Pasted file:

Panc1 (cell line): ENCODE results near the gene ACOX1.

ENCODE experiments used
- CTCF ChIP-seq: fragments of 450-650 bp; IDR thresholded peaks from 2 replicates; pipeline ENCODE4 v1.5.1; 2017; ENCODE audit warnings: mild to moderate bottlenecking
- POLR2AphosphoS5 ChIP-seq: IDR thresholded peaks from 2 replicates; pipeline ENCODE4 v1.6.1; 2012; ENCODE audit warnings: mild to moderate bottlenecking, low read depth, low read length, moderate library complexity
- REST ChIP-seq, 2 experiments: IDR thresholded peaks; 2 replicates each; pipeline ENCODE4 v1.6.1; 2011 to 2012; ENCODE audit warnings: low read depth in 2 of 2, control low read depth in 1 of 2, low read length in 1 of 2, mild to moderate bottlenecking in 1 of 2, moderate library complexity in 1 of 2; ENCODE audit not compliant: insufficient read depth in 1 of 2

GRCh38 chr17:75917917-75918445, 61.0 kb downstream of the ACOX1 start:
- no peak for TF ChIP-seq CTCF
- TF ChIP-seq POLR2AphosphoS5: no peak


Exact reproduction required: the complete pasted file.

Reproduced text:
Panc1 (cell line): ENCODE results near the gene ACOX1.

ENCODE experiments used
- CTCF ChIP-seq: fragments of 450-650 bp; IDR thresholded peaks from 2 replicates; pipeline ENCODE4 v1.5.1; 2017; ENCODE audit warnings: mild to moderate bottlenecking
- POLR2AphosphoS5 ChIP-seq: IDR thresholded peaks from 2 replicates; pipeline ENCODE4 v1.6.1; 2012; ENCODE audit warnings: mild to moderate bottlenecking, low read depth, low read length, moderate library complexity
- REST ChIP-seq, 2 experiments: IDR thresholded peaks; 2 replicates each; pipeline ENCODE4 v1.6.1; 2011 to 2012; ENCODE audit warnings: low read depth in 2 of 2, control low read depth in 1 of 2, low read length in 1 of 2, mild to moderate bottlenecking in 1 of 2, moderate library complexity in 1 of 2; ENCODE audit not compliant: insufficient read depth in 1 of 2

GRCh38 chr17:75917917-75918445, 61.0 kb downstream of the ACOX1 start:
- no peak for TF ChIP-seq CTCF
- TF ChIP-seq POLR2AphosphoS5: no peak